Not everyone who needs temporary housing is on vacation, and this Vegas startup is filling that need

Yeves Perez and Daj’Anique Staples are a couple, but they’re also business partners and the masterminds of a tech startup called Workbnb.

The couple, who have tattoos with the Workbnb logo to match, recently moved from Reno to the Summerlin area and plan to bring their company headquarters with them.

Workbnb, launched last year, is similar to the Airbnb guest rental concept, where vacationers can book short-term residential rentals through a smartphone app.

The difference with Workbnb is that it’s suitable for employers supervising workers on non-permanent, long-term jobs, such as large construction projects.

With Workbnb, employers can book housing for their workers for a month or more.

Perez, who previously worked as a freelance marketing consultant in San Diego, noticed there was an unfilled niche for short-term rentals when his mother’s small rental business in Reno began to take off several years ago. .

“My mom only had a few of these rentals, but some people with a business moving from the Bay Area to Reno loved it so much they asked for more employees to work with it,” said said Perez. “It was 2019, which was a big time for California businesses coming to Reno.”

Soon, Perez’s mother signed a contract for the use of almost two dozen apartments for company employees. She asked her son to help her build the apartments.

“She called me and said she had already bought me a plane ticket and wanted me to come and help her,” Perez said. “I figured I’d better do it if I ever wanted to come back to Thanksgiving dinner.”

Early last year, Perez registered Workbnb with the Nevada Secretary of State’s office. He also took the concept through the arduous Techstars incubator program in Tulsa, Oklahoma.

Workbnb now has five employees — Staples is the president — but the company could soon have as many as 25 employees, Perez said.

After growing up in Las Vegas and graduating from Centennial High School, Staples moved to Reno to attend college.

She eventually crossed paths with Perez, who convinced her to start her own short-term rental business.

“Since hearing about the company, I knew it was a great idea,” Staples said. “If I had known that at 16, I probably wouldn’t have gone to college.”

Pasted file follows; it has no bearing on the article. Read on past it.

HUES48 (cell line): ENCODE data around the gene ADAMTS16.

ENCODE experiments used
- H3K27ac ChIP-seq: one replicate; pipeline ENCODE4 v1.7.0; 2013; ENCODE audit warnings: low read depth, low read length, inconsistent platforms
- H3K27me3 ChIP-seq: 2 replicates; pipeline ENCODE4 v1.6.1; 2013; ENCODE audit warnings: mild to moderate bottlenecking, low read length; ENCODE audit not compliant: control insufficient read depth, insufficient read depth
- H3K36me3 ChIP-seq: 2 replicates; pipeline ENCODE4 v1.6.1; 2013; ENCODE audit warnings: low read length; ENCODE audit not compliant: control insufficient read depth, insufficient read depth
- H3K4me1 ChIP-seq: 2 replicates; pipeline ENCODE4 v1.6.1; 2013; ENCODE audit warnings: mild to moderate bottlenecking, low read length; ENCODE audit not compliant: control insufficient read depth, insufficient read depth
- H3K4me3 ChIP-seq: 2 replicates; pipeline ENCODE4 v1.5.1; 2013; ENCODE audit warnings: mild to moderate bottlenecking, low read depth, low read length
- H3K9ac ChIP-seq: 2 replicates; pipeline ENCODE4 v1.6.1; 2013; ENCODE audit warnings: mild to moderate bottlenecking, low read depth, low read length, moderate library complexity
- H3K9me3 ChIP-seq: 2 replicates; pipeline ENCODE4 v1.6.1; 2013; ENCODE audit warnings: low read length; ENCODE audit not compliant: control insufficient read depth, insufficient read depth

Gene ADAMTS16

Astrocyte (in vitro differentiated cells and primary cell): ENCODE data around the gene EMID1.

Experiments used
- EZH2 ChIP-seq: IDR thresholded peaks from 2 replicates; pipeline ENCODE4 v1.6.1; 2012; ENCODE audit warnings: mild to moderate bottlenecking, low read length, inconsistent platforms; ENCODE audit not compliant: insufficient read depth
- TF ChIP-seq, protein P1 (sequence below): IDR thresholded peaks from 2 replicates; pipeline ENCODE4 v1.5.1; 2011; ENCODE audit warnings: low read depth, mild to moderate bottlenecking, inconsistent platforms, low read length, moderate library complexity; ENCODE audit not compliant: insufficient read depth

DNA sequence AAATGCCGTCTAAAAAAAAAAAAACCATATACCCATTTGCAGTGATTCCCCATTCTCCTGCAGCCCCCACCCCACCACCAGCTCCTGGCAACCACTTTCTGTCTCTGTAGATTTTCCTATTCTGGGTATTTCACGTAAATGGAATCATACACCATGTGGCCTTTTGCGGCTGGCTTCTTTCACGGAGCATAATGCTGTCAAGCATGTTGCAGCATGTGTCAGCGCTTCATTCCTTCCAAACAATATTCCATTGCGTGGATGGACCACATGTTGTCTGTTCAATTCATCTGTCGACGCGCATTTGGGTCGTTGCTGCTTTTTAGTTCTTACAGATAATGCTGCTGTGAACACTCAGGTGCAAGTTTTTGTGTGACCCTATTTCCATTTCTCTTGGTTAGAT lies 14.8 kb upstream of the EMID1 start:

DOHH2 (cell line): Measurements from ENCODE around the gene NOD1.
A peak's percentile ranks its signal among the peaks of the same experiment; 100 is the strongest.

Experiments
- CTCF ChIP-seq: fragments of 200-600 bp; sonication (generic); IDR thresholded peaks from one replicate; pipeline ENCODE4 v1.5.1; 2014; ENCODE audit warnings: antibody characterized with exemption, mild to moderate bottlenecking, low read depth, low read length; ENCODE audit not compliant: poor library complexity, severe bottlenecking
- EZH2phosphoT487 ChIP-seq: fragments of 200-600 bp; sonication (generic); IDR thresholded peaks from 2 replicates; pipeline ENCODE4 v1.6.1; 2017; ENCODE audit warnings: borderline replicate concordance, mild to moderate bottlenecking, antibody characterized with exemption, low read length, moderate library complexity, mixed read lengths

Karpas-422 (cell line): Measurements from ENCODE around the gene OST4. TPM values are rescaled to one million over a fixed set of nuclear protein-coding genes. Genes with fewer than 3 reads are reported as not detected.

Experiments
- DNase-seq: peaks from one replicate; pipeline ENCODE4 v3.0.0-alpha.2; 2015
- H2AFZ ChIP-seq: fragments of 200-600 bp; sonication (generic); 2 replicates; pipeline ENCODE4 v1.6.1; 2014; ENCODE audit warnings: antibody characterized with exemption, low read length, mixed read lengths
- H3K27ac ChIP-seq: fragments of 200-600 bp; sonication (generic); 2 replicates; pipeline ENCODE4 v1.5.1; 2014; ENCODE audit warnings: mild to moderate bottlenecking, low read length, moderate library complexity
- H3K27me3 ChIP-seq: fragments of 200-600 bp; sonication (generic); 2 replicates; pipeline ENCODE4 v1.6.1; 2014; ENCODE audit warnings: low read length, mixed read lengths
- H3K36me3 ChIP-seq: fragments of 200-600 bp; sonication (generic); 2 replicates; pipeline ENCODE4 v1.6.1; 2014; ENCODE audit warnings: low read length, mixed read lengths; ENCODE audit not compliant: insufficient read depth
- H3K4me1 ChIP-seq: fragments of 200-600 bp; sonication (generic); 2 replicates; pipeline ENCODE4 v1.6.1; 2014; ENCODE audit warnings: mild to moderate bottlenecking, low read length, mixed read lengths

Earlier this month, Perez hosted a launch party at UNLV’s Black Fire Innovation Business Acceleration Center in Las Vegas.

When she heard about Workbnb’s story, Jamie Schwartz, director of industry and business engagement at UNLV’s Office of Economic Development, knew she wanted to know more about what she thought was an interesting business.

“I didn’t know UNLV had a host and technology incubator,” Perez said. “We met Jamie and she put us on a fast track to getting very involved.”

One of the first big breakthroughs for the company came when it helped secure a two-plus-year condo contract for a construction company manager working on a freeway expansion project in Reno.

With an array of major construction projects underway or planned for the Las Vegas area in the years to come, Perez said there is no doubt.
will be an ongoing need for temporary accommodation.

In addition to Las Vegas and Reno, Perez said he wants to expand his business into markets like Dallas, Atlanta, Philadelphia and Orlando, Florida.

Workbnb also recently launched an ad that features Staples and can be seen on some streaming services.

As African Americans, Perez and Staples said they’re proud of the concept they’re building, in part because black businesspeople have traditionally been massively underrepresented in the tech industry.

“We’re building the Workbnb empire,” Staples said. “I think what we’re doing is important because black people, and especially black women, aren’t very represented in tech.”

Perez said the couple hoped the company would gain popularity in Las Vegas.

“In Reno, we were overlooked,” Perez said. “We have not been able to have any contact with the city and with the university there. There’s a bigger tech scene here in Las Vegas, and there’s more diversity here. There is an opportunity for us and we want as much as possible; we are hungry.”

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This story appeared in Las Vegas Weekly.

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